To view and edit your physical settings, go to Settings > Physical settings. It is important that you are precise with the physical settings, especially when setting your weight, height, date of birth and sex, as they have an impact on the accuracy of the measuring values, such as the heart rate zone limits and calorie expenditure.
In Physical settings you'll find:
- Date of birth
- Training background
- Activity goal
- Preferred sleep time
- Maximum heart rate
- Resting heart rate
Set your weight in kilograms (kg) or pounds (lbs).
Set your height in centimeters (metric) or in feet and inches (imperial).
Date of birth
Set your birthday. The order in which the date settings are depends on which time and date format you have chosen (24h: day - month - year/12h: month - day - year).
Select Male or Female.
Training background is an assessment of your long-term physical activity level. Select the alternative that best describes the overall amount and intensity of your physical activity during the past three months.
- Occasional (0-1h/week): You do not participate regularly in programmed recreational sport or heavy physical activity, e.g. you walk only for pleasure or exercise hard enough to cause heavy breathing or perspiration only occasionally.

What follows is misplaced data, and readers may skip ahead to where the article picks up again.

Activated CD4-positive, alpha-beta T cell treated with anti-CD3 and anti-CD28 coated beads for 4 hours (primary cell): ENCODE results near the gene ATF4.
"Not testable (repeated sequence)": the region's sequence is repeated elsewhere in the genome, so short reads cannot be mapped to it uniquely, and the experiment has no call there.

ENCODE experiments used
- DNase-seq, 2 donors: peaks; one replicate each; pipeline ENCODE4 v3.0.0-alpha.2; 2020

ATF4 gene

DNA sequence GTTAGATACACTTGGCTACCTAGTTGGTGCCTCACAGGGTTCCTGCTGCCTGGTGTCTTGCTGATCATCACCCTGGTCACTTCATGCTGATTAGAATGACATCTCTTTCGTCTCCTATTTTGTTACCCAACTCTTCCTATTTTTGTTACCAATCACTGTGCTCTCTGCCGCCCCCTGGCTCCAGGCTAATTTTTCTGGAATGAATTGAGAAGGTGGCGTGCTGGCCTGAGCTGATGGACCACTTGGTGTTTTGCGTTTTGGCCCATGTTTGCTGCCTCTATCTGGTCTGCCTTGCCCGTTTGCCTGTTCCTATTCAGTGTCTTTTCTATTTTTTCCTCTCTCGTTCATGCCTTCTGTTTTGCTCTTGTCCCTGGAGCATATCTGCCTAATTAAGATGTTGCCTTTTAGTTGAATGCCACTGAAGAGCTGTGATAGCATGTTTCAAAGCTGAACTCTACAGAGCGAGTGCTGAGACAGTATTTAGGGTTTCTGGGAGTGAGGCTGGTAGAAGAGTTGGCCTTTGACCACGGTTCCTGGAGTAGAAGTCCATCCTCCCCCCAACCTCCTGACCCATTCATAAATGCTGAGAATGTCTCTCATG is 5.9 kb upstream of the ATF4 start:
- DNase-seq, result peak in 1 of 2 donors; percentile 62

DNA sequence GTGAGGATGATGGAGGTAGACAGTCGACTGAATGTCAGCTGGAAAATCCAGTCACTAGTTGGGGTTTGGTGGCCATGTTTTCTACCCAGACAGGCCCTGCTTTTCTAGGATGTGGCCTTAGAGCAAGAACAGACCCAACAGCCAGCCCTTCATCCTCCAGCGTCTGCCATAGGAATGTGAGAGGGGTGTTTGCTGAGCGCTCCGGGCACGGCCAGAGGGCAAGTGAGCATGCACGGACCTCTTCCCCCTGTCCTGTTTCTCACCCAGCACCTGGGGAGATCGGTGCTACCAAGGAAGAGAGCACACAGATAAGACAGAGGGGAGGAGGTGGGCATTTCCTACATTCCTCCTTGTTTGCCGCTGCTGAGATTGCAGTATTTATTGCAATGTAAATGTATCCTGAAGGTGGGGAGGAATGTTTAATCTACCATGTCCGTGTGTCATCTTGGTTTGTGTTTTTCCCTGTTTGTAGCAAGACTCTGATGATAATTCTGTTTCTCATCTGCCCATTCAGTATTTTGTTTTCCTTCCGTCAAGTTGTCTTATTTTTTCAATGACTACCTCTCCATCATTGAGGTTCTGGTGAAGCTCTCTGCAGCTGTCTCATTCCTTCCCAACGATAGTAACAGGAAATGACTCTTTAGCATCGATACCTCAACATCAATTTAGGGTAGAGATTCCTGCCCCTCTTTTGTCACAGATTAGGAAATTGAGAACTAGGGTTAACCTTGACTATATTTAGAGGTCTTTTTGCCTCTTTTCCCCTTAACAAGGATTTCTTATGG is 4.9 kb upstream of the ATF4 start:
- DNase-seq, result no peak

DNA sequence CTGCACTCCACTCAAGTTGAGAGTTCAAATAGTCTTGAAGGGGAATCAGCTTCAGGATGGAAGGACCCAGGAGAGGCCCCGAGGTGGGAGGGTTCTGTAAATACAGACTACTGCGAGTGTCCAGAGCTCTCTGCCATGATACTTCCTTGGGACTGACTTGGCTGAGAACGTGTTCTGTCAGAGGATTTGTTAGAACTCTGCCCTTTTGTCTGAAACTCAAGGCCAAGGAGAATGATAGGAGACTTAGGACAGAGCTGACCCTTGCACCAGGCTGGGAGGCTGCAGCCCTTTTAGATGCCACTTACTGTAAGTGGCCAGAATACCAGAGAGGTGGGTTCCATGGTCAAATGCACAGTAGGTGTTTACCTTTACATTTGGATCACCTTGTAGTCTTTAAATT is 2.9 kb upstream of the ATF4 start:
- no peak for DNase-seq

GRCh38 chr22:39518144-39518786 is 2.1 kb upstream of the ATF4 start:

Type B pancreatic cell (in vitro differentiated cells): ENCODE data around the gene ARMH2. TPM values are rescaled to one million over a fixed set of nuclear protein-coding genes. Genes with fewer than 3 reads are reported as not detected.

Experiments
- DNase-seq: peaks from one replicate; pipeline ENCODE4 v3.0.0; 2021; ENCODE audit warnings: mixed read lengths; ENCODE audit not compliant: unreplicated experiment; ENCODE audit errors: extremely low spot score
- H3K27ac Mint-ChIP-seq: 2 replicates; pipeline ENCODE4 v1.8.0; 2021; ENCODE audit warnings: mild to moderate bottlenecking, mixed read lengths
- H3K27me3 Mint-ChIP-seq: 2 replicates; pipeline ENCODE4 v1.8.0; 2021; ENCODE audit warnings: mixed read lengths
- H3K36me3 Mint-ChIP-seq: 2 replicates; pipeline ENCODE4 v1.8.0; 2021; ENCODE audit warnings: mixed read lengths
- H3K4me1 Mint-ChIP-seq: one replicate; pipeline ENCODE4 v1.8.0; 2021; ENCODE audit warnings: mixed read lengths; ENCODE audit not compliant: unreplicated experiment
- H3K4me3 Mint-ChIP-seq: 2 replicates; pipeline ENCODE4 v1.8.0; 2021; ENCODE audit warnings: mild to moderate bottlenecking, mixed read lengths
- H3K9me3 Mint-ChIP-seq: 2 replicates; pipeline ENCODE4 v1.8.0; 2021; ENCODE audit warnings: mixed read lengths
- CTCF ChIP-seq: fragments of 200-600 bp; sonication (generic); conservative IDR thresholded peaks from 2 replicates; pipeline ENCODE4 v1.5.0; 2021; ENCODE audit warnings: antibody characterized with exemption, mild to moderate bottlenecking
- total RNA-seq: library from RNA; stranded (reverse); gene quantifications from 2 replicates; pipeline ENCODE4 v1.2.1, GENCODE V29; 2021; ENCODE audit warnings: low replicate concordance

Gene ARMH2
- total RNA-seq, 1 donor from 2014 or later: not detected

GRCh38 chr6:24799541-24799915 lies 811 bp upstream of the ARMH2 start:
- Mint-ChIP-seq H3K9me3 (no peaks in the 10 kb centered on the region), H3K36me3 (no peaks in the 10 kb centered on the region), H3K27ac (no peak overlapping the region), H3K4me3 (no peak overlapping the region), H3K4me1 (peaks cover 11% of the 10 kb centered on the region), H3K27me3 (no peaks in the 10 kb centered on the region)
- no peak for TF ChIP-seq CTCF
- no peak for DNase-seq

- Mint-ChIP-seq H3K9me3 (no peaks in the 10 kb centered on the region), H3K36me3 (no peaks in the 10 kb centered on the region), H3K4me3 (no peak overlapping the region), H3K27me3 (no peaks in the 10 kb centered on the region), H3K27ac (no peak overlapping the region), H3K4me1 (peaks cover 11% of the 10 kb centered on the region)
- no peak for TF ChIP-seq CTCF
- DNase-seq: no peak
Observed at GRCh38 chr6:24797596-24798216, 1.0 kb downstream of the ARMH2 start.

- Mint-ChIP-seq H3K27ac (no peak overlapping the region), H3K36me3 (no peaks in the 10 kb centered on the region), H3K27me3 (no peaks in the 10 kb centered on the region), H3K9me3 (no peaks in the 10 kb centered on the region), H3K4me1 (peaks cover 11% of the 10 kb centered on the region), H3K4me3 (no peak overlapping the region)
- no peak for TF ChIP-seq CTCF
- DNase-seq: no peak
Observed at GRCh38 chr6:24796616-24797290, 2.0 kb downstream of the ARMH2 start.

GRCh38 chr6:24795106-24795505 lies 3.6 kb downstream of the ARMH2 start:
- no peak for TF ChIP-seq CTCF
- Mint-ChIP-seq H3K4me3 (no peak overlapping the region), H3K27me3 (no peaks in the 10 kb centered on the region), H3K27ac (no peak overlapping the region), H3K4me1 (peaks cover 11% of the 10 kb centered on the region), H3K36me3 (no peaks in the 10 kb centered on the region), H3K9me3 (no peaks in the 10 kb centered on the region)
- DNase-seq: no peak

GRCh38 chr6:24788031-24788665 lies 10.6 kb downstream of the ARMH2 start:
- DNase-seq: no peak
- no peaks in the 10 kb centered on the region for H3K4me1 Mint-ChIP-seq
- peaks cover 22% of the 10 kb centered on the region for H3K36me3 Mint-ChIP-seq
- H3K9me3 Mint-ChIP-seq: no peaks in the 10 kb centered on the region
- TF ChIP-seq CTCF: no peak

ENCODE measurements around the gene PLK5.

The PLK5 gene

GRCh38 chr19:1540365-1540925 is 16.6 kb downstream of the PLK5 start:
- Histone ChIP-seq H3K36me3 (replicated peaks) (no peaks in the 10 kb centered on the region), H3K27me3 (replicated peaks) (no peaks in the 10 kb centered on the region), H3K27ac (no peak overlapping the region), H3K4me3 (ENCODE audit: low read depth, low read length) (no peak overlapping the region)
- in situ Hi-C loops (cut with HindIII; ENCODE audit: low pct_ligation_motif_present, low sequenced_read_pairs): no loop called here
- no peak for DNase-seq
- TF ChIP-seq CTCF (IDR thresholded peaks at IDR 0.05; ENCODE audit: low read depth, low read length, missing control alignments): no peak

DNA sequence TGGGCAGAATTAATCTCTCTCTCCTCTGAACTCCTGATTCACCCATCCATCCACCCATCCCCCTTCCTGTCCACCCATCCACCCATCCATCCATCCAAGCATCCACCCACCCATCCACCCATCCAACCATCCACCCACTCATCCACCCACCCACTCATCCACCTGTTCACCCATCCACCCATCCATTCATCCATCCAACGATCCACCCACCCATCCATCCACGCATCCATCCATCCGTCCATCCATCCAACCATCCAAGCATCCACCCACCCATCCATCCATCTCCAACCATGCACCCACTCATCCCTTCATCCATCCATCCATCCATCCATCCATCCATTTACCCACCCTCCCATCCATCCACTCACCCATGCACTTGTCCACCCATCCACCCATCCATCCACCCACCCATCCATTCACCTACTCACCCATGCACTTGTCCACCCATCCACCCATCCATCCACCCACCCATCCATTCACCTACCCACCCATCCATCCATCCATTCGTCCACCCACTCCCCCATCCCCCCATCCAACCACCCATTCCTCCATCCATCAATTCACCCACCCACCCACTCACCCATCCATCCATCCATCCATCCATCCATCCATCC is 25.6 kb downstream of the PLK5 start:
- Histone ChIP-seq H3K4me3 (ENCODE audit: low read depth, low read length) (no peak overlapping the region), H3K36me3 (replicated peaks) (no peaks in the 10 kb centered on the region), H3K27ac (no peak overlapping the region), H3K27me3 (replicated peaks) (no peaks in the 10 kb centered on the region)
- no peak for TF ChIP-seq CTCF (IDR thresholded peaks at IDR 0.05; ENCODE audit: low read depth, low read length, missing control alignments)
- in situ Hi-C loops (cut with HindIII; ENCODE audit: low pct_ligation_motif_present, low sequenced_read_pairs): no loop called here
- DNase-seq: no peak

- Regular (1-3h/week): You participate regularly in recreational sports, e.g. you run 5-10 km or 3-6 miles per week or spend 1-3 hours per week in comparable physical activity, or your work requires modest physical activity.
- Frequent (3-5h/week): You participate at least 3 times a week in heavy physical exercise, e.g. you run 20-50 km/12-31 miles per week or spend 3-5 hours per week in comparable physical activity.
- Heavy (5-8h/week): You participate in heavy physical exercise at least 5 times a week, and you may sometimes take part in mass sports events.
- Semi-pro (8-12h/week): You participate in heavy physical exercise almost daily, and you exercise to improve performance for competitive purposes.
- Pro (>12h/week): You are an endurance athlete. You participate in heavy physical exercise to improve your performance for competitive purposes.
Daily activity goal is a good way to find out how active you really are in your everyday life. Choose your typical activity level from three options and see how active you need to be to reach your daily activity goal.
The time you need to complete your daily activity goal depends on the level you have chosen and the intensity of your activities. Age and gender also affect the intensity you need to reach your daily activity goal.
If your day includes only a little sports and a lot of sitting, commuting by car or public transport and so on, we recommend you pick this activity level.
If you spend most of your day on your feet, perhaps due to the type of work you do or your daily chores, this is the right activity level for you.
If your work is physically demanding, you’re into sports or otherwise tend to be on the move and active, this is the activity level for you.
Preferred sleep time